One interesting tidbit not being reported on in this study is the partisan makeup of those who believe in alternative cancer cures. Remember how recently I wrote that the Republican Party has become the antivaccine party, even though antivaccine beliefs are fairly equally distributed throughout the political spectrum? It turns out that belief in alternative cancer cures is pretty much equal, at least by the crude measure of political party affiliation, with 39% of Republicans, 38% of Democrats, and 38% of independents answering yes to the statement “Cancer can be cured solely through alternative therapies, without standard cancer treatment(s).”

Interestingly, though, there were some slight differences in agreement with the statement, “Alternative therapies are a good supplement to standard cancer treatment(s),” with 75% of Republicans, 79% of Democrats, and 71% of independents agreeing with the statement. Of course, what I find alarming is that basically three out of four people accept the premise behind “integrative oncology,” namely that “integrating” quackery with oncology will improve patient care and outcomes. Certainly, the embrace of such “integrated” quackery by major cancer centers and its promotion by groups like the Society for Integrative Oncology (which is busily indoctrinating the next generation of believers) have had their effect, as has the general propaganda for and embrace of such unscientific and pseudoscientific treatments by academic medical centers.

After all, when what people perceive as bastions of cutting edge scientific medicine, like the Cleveland Clinic, sell traditional Chinese herbal medicine, functional medicine, and homeopathy, is it any wonder that the average person assumes that there must be something to alternative medicine? (It was so bad there that it took the director of the Cleveland Clinic’s wellness center going on an antivaccine rant before the Cleveland Clinic was forced to face the quackery it had embraced. It made only cosmetic changes, like firing the doctor, who went private.) Lots of people believe that adding pseudoscience to science-based oncology is a good thing, a premise that I do not accept. Basically, based at least on crude measures of political orientation like party self-identification, there is little to no detectable difference in belief in alternative cancer cures.

Then there’s the marketing. including word-of-mouth. As was noted in the story about the survey, cancer patients are “often inundated” with recommendations about alternative medicine cures from well-meaning friends, family members, and even random acquaintances. Since I started writing about these things, I frequently hear stories from newly diagnosed cancer patients who complain about how so many people among their friends, family, and social circle push them to try alternative medicine. Sometimes the advertising is more overt, too. As Liz Ball, MD, a breast cancer surgeon from the UK who herself has survived breast cancer noted:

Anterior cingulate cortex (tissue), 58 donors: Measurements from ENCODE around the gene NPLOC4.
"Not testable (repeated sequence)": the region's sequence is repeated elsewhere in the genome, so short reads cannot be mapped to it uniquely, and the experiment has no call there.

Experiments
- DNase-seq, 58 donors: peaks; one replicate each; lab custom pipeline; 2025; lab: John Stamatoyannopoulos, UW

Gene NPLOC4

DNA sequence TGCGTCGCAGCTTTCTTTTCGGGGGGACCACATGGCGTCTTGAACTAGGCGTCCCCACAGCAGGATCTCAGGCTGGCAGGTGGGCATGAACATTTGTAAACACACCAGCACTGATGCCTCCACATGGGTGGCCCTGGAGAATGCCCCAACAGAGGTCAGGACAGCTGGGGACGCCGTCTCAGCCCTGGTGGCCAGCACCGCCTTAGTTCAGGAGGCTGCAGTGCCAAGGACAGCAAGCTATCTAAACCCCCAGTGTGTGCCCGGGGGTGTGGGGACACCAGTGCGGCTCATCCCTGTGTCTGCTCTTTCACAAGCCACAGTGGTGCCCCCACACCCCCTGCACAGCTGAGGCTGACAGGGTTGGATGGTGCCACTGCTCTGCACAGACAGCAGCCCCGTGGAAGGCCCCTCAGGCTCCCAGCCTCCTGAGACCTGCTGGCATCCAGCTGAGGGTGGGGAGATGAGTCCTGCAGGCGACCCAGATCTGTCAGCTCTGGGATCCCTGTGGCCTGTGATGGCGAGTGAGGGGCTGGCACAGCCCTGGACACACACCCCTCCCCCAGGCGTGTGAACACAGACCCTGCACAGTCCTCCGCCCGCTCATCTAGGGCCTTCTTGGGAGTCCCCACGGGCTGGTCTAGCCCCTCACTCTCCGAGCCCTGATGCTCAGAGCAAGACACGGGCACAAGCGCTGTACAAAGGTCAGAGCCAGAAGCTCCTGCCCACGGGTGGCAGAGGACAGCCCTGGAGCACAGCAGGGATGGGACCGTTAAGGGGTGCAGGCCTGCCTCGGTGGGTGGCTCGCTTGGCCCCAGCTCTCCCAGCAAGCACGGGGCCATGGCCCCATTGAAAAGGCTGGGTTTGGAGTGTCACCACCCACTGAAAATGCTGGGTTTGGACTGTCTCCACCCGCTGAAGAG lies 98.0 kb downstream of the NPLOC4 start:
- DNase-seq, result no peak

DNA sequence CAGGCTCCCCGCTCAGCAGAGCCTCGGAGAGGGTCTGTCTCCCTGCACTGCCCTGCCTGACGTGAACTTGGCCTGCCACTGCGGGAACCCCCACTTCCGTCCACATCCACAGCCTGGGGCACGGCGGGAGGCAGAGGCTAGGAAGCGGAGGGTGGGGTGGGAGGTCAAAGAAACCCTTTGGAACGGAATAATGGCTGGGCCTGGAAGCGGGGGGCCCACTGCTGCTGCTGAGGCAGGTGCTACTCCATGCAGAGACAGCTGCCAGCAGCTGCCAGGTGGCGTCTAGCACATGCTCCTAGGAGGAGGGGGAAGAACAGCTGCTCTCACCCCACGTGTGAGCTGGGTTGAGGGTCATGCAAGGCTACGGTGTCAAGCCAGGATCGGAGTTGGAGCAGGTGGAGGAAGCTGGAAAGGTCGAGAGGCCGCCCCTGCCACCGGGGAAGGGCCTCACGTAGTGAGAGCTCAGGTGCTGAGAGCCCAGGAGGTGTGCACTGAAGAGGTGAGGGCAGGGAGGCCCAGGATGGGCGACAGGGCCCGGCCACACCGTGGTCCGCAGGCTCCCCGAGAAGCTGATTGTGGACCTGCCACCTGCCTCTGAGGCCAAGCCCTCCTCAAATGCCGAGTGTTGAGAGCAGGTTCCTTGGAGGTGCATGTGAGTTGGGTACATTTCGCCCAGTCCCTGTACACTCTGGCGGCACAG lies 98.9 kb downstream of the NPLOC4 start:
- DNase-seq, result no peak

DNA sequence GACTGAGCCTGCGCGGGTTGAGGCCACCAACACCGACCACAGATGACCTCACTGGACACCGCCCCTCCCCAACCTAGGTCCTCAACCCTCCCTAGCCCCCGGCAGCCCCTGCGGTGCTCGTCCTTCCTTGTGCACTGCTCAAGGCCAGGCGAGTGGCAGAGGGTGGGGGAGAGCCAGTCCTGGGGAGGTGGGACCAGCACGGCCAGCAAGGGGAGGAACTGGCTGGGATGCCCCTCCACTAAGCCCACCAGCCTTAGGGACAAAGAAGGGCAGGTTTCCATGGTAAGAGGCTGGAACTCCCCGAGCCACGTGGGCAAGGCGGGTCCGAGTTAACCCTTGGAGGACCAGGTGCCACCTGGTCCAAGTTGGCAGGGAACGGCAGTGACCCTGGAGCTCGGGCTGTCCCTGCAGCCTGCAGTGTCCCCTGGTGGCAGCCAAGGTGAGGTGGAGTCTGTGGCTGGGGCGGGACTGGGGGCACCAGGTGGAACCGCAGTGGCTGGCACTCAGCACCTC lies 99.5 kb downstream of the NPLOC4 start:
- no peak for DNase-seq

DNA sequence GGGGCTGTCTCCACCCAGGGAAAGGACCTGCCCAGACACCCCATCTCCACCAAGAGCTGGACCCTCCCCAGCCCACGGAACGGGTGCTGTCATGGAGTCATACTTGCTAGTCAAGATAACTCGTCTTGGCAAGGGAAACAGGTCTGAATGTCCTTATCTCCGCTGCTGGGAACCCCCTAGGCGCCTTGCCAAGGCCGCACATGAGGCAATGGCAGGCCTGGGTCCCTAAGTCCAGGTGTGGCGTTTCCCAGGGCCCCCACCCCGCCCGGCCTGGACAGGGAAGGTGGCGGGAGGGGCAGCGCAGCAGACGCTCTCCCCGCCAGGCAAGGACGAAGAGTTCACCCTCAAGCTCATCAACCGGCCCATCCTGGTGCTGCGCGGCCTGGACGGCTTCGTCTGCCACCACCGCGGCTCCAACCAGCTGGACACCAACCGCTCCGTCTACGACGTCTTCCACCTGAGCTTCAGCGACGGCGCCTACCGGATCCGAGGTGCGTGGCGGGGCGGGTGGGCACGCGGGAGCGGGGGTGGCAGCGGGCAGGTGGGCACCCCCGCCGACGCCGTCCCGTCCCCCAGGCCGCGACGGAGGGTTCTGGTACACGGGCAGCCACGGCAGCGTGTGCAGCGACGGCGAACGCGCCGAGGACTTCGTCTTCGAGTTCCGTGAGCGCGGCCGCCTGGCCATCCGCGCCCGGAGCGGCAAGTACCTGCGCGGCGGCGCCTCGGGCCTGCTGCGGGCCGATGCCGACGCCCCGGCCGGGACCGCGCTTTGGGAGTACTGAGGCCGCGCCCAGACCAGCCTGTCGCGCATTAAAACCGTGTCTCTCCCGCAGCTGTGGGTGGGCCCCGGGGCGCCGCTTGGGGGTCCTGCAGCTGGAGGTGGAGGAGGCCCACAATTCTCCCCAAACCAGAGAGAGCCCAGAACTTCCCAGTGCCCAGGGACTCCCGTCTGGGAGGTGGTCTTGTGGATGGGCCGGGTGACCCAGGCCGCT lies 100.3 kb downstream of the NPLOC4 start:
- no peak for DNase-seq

This week, Liz Ball, MD, an oncoplastic breast surgeon in Suffolk, United Kingdom, tweeted that an alternative cancer treatment flier was “pushed through her letter box” at home. The flier advertised a 1-day seminar (cost: ₤30, lunch not included).

Ball, who tweets under the name Liz O’Riordan and is the coauthor of the Complete Guide to Breast Cancer (Vermilion Publishing), posted the flyer online. The professionally executed promotion read: “Cancer: The Latest Breakthroughs/Are chemotherapy, radiotherapy and surgery really the answers to cancer? What natural, non-toxic therapies can work, and why have these been marginalised.”

O’Riordan said she was “slightly tempted to go and stir up trouble from the audience.”

Always a good thing if you can do it, and maybe something I should have done the last time I went to an antivaccine “panel discussion.” Just don’t go alone. The point, however, stands. These sorts of alternative cancer cures are heavily promoted, and there’s a whole ecosystem on the web and on social media designed to promote them. Alternative cancer cure testimonials are a major component of that promotion.

At this point, let me circle around back to two studies that I had missed. Both were presented a week ago at the European Society for Medical Oncology (ESMO) 2018 Congres in Munich. The first study was carried out by a team from the University Hospital Mannheim, Germany, who conducted a survey to determine the use of “complementary and alternative medicine” (CAM) among 125 patients undergoing treatment at a sarcoma center.The patients had biopsy-proven sarcoma, gastrointestinal stromal tumors (GIST), and desmoid tumors, and in their survey, as is typical, CAM covered a wide array of modalities, including vitamin or mineral supplements, Chinese or healing herbs, homeopathy, acupuncture, meditation, yoga, and Tai Chi. Also included were changes in dietary habits, such as switching to a ketogenic or vegan diet. Using a structured cross-sectional questionnaire that had previously been validated in breast cancer and melanoma patients, they found:

A total of 51% of participants had used alternative modalities during the course of their lifetime; 15% only used them after their cancer diagnosis in parallel with standard treatments. The authors note that the cancer diagnosis appeared to have stimulated an interest in CAM treatments in 44% of participants.